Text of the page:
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Tearing Down Others

Sometimes you will meet a Karate instructor who has something bad to say about everyone. My friend and senior, Sensei Pat Nakata, mentioned to me that during his first visit to Okinawa in the early 1960's, he met an instructor who proceeded to say bad things about many other Karate instructors. Then he met Chosin Chibana. In contrast, Chibana Sensei was very courteous and had only good things to say about other instructors. Nakata Sensei was very impressed by this, and became a lifelong student of Chibana Sensei.

I'm sure that Chibana Sensei knew the strengths and weaknesses of the other Karate instructors on Okinawa, both in terms of Karate technique and character. However, he chose not to speak ill of others. And why would he want to say bad things about other Karate instructors to a visitor from Hawaii?

So why do some instructors say bad things about other instructors? I think that it is because they think that by tearing down others, they are building up themselves. Of course, just the opposite it true. We build ourselves up by training, not by criticizing others.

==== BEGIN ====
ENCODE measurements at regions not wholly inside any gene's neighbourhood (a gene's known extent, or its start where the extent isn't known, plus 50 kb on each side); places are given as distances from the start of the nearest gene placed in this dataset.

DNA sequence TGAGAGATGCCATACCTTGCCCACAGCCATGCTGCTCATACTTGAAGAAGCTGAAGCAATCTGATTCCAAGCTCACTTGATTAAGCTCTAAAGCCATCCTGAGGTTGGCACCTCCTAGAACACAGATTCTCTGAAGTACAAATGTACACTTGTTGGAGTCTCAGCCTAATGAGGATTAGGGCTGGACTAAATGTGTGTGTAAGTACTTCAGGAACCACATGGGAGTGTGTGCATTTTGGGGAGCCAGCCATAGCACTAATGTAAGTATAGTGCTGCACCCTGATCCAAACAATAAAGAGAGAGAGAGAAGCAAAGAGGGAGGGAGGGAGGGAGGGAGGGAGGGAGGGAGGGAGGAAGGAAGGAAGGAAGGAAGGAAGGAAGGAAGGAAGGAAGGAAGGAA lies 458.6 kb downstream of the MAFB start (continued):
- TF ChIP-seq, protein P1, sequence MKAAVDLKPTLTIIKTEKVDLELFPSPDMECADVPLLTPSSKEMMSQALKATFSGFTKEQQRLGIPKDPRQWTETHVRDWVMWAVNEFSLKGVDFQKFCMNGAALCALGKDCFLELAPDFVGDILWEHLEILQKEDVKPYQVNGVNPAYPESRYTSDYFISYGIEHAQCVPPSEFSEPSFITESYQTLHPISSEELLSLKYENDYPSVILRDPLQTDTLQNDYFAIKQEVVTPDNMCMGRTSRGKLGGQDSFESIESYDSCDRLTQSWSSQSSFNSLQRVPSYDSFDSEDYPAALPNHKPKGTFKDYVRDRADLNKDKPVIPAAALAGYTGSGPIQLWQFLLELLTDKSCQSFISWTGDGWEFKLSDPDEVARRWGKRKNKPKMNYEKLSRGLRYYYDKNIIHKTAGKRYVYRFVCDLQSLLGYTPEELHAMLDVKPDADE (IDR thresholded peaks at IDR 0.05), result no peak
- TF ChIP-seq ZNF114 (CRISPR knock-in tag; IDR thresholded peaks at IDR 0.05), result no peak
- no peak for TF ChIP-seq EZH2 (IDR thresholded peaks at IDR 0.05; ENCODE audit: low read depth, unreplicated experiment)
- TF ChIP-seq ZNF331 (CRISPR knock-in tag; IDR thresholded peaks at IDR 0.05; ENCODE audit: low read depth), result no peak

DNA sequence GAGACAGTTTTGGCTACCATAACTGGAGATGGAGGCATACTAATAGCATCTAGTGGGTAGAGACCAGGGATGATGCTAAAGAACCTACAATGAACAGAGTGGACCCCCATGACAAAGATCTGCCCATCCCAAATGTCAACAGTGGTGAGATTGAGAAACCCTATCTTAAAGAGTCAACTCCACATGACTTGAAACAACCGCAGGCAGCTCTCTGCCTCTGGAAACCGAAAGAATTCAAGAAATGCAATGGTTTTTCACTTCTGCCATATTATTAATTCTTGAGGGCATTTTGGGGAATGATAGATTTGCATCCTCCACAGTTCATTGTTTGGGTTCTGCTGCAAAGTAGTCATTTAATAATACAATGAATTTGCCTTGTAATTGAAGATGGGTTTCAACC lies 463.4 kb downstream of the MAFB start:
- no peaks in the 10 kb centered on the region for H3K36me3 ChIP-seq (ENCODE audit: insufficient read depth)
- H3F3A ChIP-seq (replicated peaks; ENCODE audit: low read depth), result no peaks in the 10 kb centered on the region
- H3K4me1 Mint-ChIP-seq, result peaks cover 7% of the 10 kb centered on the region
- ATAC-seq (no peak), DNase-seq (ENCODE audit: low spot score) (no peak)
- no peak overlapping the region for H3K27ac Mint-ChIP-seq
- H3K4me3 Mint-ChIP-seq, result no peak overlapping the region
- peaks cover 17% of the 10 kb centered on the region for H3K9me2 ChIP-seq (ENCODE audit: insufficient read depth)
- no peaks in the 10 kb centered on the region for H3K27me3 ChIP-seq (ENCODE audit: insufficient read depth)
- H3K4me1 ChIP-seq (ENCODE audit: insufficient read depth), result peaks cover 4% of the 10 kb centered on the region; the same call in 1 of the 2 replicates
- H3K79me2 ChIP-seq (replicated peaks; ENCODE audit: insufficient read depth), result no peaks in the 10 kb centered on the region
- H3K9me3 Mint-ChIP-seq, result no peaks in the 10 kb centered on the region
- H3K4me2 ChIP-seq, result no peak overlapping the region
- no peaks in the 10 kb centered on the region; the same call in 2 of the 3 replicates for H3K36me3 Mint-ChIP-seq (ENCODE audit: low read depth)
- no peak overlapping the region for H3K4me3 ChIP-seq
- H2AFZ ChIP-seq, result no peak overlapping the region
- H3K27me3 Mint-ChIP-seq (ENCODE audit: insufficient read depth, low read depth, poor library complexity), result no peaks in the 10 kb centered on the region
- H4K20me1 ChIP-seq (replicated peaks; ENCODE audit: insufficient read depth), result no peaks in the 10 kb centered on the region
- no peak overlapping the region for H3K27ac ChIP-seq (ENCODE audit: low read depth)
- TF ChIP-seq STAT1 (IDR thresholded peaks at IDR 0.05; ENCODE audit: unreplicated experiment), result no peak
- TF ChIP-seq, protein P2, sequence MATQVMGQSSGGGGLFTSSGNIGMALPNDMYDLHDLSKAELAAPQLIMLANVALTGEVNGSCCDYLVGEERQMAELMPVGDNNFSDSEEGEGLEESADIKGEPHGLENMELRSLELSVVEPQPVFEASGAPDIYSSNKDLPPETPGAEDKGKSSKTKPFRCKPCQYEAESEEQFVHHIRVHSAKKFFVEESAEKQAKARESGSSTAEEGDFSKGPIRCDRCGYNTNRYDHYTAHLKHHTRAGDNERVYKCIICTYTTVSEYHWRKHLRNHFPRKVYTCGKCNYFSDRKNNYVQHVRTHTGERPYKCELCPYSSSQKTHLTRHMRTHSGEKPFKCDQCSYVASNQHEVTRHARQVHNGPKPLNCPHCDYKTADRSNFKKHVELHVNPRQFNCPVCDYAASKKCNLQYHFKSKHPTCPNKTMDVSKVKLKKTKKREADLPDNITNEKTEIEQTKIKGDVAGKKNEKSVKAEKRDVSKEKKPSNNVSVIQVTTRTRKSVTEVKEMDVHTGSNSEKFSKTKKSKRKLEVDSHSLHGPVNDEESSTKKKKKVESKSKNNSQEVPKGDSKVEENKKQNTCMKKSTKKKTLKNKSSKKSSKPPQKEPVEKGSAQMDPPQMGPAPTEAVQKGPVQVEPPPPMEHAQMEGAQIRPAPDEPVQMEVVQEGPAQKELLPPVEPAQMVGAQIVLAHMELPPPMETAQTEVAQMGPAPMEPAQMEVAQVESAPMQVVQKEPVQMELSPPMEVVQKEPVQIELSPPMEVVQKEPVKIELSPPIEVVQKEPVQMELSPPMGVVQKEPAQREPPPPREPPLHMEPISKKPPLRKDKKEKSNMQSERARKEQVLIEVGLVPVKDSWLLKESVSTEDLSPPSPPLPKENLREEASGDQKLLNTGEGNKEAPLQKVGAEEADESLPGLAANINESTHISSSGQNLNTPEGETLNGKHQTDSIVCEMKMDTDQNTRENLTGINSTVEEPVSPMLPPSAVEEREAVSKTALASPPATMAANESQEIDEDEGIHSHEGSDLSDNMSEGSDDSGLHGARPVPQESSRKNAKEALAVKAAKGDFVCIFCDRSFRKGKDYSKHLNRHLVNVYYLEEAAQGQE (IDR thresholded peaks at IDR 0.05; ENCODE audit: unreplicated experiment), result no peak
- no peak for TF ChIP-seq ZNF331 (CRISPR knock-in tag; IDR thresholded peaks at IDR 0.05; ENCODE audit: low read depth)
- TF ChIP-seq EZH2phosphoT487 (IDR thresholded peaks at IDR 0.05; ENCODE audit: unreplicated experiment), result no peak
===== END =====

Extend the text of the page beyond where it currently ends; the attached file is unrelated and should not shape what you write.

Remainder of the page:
And even if a criticism is true, what good comes from it? Is the person criticizing others just because he likes to gossip? This, in itself, is a statement about his character.

I was raised with the saying, "If you don't have something nice to say, don't say anything at all."

Rampant criticism is bad. So is false praise. To say good things about another instructor, when they are not true, can be just as bad sometimes as speaking badly about him. Suppose a visitor hears your praise and becomes that instructor's student, only to find that he has a poor character and equally poor Karate technique. It would have been better to say nothing at all, and at least to advise the visitor to find out more about the instructor from trusted sources.

We have to be careful about what we say and how we say it. And remember that you cannot build yourself up by tearing down others.


Charles C. Goodin